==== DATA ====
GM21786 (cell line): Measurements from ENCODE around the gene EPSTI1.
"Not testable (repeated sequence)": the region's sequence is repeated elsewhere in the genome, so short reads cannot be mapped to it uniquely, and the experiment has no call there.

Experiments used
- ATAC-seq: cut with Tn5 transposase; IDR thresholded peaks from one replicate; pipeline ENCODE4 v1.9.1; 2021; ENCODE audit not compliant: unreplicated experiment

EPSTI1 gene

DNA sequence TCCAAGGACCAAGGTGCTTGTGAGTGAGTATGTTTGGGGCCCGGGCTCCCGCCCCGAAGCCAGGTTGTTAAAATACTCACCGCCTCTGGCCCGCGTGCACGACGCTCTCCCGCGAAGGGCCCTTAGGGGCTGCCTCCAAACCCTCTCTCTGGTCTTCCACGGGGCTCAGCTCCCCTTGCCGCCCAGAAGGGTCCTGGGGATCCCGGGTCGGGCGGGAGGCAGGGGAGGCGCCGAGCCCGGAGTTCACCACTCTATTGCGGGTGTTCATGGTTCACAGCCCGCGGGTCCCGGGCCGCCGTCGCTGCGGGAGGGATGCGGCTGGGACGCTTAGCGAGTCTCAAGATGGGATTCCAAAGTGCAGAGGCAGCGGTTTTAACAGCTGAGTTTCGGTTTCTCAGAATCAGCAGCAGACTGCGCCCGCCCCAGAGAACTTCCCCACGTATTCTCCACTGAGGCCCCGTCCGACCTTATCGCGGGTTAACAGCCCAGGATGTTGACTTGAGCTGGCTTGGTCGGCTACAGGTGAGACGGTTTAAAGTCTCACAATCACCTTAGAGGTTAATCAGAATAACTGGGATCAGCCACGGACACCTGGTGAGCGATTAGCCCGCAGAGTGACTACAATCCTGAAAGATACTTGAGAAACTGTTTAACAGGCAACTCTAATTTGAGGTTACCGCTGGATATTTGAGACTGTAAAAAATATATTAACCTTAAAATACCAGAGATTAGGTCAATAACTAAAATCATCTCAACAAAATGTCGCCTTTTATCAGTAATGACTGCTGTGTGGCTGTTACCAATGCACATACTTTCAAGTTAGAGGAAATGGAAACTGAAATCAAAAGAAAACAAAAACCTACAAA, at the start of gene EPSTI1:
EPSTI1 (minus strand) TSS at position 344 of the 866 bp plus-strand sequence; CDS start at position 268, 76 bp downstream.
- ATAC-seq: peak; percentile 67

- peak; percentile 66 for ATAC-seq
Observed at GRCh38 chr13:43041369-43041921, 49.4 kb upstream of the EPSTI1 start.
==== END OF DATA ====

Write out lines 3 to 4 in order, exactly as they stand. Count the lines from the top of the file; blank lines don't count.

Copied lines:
Experiments used
- ATAC-seq: cut with Tn5 transposase; IDR thresholded peaks from one replicate; pipeline ENCODE4 v1.9.1; 2021; ENCODE audit not compliant: unreplicated experiment